Except above tree-line, good firewood is available in most places in the Yukon but a few days of rain can make pretty good wood too wet to get anything but thick smoke and little flame. A short time spent on preparation  can help to get at least a  good cooking fire anywhere.

In other articles I have discussed fire-lighting materials such as fire-paste, duct-tape or a plastic jar full of kerosene soaked chain-saw chips.

On a fly-in sheep hunt or alpine trek where you will take off from the same place or at least near where you landed, a small bag or even a large ziplok of charcoal will give you enough heat/fire to cook on and also get smaller damp pieces of wood  to flame. Just leave the bag in a waterproof wrap where you can easily find it when you return to the pick-up place. Depending on your load, a smaller zip-lok with 8-10 pieces of charcoal can be carried along with you to the camping spot. A little white-gas on some dry twigs will get the charcoal burning at your camp.

On adventures where weight and bulk are not as great a consideration other materials can be carried in the boat or truck and placed in a dry location in camp. This can include a full bag of charcoal to start or keep a fire burning well into the night. On my regular visits to the local dumps and free-stores, I often find end cuts of dimensional lumber which can be split and stored vertically in a milk-box.If they are cut to be shorter than the box is tall, it forms a nice neat package and can be stacked on top of another similar box to save space. These pieces can be cut into kindling size or larger to use as the basis for a larger fire. The milk-box also makes a good seat in camp.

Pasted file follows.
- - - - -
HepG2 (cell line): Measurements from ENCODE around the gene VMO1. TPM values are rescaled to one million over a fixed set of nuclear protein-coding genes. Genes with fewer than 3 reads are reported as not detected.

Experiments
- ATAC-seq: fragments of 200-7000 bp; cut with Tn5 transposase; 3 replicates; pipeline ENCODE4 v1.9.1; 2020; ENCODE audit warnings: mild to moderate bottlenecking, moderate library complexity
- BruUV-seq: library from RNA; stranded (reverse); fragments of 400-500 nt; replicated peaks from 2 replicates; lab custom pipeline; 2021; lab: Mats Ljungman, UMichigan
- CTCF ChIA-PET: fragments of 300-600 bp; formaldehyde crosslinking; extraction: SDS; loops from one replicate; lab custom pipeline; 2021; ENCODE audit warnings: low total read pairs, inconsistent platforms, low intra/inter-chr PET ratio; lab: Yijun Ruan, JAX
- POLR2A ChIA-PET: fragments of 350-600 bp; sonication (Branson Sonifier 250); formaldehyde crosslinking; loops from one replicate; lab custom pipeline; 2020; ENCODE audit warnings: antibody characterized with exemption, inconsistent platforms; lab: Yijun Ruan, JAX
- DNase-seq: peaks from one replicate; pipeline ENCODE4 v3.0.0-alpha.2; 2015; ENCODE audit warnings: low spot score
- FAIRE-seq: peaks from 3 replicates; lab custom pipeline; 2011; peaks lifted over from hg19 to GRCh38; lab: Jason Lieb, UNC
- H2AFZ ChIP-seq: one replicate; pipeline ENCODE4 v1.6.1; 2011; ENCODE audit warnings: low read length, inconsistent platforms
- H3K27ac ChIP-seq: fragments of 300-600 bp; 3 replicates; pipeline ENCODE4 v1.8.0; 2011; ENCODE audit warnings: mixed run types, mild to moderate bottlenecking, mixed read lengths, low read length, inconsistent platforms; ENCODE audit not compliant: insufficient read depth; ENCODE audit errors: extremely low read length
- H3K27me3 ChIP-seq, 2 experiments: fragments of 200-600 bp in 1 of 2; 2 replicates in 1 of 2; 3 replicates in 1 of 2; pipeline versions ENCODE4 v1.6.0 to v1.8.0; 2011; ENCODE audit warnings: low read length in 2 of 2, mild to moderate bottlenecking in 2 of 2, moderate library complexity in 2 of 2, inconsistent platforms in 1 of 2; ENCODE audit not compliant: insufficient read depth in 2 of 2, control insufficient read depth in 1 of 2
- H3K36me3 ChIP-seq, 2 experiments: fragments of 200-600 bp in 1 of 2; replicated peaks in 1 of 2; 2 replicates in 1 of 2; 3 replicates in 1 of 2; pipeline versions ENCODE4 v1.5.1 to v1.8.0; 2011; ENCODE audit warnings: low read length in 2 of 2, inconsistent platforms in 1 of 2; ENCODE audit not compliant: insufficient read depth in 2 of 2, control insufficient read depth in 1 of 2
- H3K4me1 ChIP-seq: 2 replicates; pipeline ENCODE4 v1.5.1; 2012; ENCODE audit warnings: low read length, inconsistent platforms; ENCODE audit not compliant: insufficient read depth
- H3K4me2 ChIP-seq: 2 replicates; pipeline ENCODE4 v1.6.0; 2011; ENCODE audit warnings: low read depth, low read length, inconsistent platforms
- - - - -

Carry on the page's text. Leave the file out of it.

At the same dumps where I find the dimensional lumber pieces, there are often discarded, broken chairs, tables, dressers or other items which are often made of some type of hardwood. Many newer or cheaper pieces are made out of particle board and not useful for making fires. The hardwood pieces  will give off a lot of heat, are easier to light and burn longer than wood found in the forest. This helps to get damp wood or bigger pieces to flame. These hardwood pieces can easily be broken down into uniform sizes with a hand-saw or just broken up with an axe.

Hardwood pallets are available just about everywhere and 5 to 10 careful minutes with a skill-saw will break down a couple of pallets into fire sized pieces which can be carried in a milk-box or just tied into a bundle.

When and where campfires are legal and safe, there just aren’t many activities that beat sitting by a fire.